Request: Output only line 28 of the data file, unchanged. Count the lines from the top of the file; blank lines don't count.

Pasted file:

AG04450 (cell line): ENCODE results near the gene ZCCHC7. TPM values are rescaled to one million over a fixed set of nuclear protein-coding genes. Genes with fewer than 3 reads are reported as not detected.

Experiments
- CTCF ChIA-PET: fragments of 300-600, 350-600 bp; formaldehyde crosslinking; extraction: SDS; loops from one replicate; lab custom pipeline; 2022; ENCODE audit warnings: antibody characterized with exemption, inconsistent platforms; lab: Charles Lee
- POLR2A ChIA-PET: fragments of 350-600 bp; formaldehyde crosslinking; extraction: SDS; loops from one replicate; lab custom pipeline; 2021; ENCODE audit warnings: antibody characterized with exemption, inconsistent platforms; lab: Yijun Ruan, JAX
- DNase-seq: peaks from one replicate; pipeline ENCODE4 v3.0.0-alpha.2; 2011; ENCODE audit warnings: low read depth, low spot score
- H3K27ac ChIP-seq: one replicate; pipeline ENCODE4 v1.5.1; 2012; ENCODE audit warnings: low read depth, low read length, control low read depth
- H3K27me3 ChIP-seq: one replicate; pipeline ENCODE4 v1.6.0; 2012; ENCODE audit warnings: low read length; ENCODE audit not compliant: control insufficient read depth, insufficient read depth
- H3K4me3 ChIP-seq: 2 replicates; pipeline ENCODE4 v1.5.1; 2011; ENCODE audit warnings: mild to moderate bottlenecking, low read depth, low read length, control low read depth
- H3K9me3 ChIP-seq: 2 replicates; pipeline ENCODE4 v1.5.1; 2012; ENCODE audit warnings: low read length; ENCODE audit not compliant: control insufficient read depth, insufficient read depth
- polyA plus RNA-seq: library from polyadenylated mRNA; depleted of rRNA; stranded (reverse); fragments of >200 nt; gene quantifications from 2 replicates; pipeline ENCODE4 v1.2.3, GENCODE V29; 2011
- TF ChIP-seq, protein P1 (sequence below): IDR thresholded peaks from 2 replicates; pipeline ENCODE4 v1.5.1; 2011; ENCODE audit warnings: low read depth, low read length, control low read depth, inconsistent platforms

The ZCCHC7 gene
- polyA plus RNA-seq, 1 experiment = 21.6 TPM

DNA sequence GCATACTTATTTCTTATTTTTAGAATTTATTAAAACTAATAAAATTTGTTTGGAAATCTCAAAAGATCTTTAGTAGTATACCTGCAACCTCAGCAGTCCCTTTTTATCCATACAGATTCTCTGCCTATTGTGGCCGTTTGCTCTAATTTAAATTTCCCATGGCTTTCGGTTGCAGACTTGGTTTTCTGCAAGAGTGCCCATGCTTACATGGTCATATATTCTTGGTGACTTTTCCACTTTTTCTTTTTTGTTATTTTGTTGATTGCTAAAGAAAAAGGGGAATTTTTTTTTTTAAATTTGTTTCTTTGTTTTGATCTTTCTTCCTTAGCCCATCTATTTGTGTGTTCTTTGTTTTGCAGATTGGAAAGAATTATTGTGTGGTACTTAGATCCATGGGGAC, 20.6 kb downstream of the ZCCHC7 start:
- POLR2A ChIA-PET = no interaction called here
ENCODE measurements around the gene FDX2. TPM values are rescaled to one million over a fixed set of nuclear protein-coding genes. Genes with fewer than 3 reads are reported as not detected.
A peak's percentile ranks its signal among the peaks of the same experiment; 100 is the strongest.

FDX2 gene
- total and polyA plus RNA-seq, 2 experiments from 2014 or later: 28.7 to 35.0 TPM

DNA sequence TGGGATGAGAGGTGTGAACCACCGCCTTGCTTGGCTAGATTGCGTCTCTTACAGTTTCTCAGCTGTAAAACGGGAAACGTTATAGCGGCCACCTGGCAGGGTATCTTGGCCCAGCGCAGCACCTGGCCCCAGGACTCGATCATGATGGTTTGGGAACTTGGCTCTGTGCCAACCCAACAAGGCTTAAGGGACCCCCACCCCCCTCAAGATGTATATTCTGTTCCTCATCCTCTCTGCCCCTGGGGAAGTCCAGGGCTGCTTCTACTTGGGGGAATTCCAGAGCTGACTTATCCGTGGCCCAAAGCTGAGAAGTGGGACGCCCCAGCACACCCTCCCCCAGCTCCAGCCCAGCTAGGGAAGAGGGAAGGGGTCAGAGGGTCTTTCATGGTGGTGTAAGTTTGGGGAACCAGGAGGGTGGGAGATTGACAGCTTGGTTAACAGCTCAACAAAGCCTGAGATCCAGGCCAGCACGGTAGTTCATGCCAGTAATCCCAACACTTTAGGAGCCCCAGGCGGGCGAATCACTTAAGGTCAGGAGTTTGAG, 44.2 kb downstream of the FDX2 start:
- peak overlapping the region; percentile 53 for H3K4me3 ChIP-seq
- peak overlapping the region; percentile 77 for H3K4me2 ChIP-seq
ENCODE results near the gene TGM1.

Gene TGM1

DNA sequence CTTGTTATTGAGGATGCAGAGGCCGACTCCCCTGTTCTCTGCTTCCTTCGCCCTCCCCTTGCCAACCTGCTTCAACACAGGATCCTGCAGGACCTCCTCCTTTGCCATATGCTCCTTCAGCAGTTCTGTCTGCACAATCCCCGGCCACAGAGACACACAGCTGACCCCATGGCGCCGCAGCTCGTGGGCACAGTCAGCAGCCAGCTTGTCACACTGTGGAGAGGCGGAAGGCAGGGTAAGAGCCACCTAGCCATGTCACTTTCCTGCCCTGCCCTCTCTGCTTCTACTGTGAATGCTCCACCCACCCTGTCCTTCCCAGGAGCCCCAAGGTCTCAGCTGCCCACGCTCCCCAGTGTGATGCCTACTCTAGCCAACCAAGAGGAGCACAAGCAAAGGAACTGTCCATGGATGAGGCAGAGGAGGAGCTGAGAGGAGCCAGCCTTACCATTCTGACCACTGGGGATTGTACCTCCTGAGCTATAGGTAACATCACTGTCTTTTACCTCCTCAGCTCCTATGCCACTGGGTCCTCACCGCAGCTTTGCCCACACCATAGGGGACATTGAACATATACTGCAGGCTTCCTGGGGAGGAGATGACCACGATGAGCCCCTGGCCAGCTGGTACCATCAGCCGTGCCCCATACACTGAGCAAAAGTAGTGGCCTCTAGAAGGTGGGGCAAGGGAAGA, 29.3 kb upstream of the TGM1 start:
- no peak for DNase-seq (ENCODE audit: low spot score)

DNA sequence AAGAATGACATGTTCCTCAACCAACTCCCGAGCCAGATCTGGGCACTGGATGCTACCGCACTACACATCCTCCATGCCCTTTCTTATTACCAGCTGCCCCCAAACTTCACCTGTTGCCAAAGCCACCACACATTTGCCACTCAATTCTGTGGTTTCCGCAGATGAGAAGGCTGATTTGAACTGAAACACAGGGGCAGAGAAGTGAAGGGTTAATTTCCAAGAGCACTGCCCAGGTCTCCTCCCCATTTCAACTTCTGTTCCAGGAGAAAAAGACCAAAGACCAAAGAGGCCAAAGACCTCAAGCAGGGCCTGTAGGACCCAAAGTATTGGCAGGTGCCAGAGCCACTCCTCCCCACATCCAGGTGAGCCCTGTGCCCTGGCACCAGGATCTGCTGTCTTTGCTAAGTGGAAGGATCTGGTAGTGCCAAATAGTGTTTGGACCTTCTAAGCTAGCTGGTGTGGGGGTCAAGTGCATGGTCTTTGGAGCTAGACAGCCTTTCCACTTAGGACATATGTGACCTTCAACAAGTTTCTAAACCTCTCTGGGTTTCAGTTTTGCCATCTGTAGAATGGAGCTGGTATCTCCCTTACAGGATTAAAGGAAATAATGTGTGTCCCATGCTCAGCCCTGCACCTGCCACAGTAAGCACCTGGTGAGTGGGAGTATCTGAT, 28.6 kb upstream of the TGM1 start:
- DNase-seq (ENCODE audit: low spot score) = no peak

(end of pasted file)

- DNase-seq (ENCODE audit: low spot score) = no peak